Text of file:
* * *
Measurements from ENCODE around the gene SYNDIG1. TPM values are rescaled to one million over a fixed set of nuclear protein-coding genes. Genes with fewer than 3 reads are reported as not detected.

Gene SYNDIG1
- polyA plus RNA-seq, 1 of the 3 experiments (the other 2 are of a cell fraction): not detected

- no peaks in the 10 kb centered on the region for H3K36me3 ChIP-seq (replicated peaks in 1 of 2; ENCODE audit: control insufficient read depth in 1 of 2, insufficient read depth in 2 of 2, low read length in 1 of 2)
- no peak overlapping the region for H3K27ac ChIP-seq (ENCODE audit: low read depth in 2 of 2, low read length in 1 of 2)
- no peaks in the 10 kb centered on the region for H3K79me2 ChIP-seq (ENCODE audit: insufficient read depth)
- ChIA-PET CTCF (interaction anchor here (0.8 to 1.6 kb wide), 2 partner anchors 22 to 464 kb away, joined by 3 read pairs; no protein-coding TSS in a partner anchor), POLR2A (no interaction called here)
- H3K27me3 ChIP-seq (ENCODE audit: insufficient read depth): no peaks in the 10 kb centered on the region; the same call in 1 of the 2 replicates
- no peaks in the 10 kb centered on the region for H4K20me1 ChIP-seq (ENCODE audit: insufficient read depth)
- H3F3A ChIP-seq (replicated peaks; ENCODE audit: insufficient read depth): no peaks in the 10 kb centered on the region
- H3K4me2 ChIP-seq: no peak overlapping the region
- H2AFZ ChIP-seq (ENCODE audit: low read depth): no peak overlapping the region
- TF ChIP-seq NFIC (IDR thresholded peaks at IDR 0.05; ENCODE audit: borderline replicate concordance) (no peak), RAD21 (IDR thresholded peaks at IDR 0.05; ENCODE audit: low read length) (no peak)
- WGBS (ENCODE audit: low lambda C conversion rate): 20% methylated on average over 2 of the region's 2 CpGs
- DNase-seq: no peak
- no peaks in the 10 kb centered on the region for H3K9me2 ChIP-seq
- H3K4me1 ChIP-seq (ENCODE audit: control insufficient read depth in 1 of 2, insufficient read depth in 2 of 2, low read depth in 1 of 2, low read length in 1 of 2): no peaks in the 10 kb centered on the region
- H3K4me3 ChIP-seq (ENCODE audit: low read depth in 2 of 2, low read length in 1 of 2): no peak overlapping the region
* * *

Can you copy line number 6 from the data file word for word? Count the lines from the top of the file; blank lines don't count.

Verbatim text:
- no peaks in the 10 kb centered on the region for H3K79me2 ChIP-seq (ENCODE audit: insufficient read depth)